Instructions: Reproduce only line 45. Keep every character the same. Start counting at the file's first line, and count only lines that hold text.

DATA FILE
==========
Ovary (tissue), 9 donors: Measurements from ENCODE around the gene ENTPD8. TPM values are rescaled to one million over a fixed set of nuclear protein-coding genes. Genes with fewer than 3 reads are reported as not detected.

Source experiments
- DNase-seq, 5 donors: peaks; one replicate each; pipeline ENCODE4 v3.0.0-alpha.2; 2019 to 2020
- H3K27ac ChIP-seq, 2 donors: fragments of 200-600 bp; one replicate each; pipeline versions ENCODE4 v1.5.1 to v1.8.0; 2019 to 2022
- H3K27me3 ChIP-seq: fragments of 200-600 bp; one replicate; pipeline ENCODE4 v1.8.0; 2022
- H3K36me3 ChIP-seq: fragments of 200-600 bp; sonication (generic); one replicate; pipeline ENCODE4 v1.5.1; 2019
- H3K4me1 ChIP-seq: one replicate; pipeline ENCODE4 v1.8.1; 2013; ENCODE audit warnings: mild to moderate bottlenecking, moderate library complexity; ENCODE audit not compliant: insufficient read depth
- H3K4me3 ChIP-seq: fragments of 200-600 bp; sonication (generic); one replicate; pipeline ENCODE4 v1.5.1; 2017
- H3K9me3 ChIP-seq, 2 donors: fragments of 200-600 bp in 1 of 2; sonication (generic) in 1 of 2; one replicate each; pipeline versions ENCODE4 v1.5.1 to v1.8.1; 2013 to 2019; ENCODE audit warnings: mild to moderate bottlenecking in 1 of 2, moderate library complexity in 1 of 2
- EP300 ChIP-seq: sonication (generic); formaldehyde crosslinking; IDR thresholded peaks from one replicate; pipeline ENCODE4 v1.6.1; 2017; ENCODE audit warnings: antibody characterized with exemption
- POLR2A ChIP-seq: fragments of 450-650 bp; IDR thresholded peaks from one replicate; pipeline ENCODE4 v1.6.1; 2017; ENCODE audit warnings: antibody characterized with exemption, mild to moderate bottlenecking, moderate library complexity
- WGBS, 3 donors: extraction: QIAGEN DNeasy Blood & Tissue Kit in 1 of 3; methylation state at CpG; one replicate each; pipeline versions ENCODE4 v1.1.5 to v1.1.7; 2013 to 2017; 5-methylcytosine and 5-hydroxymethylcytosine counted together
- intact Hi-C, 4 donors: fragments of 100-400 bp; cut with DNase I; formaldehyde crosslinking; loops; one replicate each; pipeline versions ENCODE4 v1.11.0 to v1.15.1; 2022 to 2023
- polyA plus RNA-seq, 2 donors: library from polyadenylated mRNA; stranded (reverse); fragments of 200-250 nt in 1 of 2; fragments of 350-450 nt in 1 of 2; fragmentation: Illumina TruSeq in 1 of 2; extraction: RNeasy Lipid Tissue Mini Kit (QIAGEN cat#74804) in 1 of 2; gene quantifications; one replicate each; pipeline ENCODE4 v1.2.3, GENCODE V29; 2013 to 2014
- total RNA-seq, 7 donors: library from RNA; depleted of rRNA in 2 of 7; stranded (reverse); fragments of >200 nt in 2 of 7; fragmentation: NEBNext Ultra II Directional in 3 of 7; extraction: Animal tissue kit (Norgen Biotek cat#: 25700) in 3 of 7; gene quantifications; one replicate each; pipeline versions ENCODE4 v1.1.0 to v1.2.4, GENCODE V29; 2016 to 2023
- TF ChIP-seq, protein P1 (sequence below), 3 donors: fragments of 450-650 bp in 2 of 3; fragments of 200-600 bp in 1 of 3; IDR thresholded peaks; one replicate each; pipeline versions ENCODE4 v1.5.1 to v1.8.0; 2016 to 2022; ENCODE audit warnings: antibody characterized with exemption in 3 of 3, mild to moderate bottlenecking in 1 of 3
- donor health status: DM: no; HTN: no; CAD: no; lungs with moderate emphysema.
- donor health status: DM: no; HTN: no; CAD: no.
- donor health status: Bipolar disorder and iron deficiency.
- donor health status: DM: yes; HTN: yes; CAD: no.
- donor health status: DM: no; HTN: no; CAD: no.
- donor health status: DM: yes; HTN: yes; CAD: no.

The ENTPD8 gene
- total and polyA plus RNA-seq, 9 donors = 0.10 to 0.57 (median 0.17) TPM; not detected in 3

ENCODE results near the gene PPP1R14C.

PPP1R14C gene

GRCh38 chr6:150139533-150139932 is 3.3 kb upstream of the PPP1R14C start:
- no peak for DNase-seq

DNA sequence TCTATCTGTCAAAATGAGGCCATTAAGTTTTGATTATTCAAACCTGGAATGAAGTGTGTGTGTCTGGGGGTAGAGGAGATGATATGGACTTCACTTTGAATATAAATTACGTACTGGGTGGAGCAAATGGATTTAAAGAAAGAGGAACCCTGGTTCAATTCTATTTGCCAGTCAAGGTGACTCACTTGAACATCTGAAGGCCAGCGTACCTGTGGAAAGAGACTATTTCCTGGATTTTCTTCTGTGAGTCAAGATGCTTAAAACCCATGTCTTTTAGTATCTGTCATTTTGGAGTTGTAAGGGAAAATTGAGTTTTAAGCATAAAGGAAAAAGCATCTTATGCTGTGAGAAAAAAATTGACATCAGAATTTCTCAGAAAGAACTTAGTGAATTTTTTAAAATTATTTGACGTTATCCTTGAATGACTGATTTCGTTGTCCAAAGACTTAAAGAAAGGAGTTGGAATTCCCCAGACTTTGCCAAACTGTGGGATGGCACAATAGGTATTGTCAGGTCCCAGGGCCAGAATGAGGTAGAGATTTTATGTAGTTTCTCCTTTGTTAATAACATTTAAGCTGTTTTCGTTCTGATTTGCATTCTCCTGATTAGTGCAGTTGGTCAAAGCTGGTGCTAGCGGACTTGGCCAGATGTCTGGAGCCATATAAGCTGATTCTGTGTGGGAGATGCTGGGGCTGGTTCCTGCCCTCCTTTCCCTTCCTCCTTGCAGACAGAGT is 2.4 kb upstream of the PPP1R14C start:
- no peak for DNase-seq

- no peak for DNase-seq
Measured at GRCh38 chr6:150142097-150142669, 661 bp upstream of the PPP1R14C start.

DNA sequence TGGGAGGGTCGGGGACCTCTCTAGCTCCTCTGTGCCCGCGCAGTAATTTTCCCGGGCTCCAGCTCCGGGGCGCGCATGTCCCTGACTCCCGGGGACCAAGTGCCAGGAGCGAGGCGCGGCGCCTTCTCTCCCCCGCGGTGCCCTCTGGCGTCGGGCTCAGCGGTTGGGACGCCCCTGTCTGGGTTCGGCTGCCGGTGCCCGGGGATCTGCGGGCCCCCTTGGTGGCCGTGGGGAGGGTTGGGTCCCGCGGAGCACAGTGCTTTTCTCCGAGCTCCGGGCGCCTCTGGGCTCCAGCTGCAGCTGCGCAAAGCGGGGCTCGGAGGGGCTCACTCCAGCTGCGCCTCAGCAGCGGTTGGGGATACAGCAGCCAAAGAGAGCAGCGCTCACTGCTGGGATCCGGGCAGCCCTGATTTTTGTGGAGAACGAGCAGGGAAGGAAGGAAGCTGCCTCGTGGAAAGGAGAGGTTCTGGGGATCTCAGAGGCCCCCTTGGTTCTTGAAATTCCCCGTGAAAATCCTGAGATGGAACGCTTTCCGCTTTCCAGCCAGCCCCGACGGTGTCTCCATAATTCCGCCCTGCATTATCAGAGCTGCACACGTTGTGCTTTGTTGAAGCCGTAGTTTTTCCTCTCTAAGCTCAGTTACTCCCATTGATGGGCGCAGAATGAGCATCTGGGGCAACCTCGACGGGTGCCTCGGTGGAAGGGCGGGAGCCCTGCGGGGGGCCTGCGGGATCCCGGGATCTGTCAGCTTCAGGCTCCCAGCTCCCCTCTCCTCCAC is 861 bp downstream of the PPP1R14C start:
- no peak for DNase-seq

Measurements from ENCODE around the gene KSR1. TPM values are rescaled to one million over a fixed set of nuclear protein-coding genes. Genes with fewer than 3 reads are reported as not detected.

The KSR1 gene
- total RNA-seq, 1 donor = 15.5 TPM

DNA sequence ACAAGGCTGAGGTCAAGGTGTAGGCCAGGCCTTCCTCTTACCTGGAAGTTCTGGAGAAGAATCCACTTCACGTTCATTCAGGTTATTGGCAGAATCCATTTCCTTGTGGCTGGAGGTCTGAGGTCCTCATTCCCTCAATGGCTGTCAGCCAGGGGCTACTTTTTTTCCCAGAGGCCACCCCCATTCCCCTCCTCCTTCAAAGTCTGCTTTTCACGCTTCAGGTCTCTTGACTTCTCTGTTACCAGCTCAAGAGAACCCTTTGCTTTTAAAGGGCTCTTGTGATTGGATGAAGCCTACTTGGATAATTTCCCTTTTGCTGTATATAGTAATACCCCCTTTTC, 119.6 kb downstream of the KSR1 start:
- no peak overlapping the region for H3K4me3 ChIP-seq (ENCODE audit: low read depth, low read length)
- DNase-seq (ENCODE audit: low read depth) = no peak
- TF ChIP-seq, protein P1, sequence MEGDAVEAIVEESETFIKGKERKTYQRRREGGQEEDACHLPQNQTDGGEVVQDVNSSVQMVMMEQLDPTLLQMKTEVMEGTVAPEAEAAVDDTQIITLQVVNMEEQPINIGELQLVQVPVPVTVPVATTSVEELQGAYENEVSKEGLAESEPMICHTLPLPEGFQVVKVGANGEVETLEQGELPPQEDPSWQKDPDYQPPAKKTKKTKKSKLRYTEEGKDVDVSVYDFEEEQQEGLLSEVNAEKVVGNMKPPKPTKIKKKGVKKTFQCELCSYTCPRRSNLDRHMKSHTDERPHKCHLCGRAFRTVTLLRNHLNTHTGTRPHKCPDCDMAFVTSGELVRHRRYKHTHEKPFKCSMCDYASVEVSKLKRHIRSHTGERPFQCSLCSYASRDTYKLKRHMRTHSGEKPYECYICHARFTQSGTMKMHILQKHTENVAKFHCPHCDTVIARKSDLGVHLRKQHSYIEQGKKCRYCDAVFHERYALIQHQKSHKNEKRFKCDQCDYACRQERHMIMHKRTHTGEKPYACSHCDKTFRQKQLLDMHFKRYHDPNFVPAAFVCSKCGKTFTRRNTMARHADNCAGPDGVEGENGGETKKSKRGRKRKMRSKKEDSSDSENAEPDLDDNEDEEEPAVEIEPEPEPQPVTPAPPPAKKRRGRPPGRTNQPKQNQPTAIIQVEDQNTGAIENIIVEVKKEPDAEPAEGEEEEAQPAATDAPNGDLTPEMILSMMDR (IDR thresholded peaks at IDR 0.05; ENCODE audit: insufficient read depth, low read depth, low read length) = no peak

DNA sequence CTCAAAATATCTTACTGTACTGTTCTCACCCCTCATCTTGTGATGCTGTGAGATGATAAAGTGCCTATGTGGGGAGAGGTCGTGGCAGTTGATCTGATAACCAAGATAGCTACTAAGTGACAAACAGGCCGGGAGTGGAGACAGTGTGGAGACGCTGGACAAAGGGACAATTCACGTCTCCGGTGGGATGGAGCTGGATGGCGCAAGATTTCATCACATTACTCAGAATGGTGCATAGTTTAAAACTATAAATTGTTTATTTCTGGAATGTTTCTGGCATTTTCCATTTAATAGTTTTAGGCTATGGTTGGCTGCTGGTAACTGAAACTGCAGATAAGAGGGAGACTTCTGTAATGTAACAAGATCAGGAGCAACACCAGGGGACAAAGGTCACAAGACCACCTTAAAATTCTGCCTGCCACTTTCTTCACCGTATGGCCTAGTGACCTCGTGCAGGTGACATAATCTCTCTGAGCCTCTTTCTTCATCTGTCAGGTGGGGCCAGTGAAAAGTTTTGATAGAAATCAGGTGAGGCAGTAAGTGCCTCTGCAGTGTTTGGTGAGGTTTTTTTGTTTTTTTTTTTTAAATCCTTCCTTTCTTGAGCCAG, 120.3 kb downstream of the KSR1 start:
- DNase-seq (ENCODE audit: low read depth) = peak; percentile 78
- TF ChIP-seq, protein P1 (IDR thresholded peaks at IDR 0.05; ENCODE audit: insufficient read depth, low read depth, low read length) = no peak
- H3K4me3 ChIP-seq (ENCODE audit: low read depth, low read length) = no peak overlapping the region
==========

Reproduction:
- H3K4me3 ChIP-seq (ENCODE audit: low read depth, low read length) = no peak overlapping the region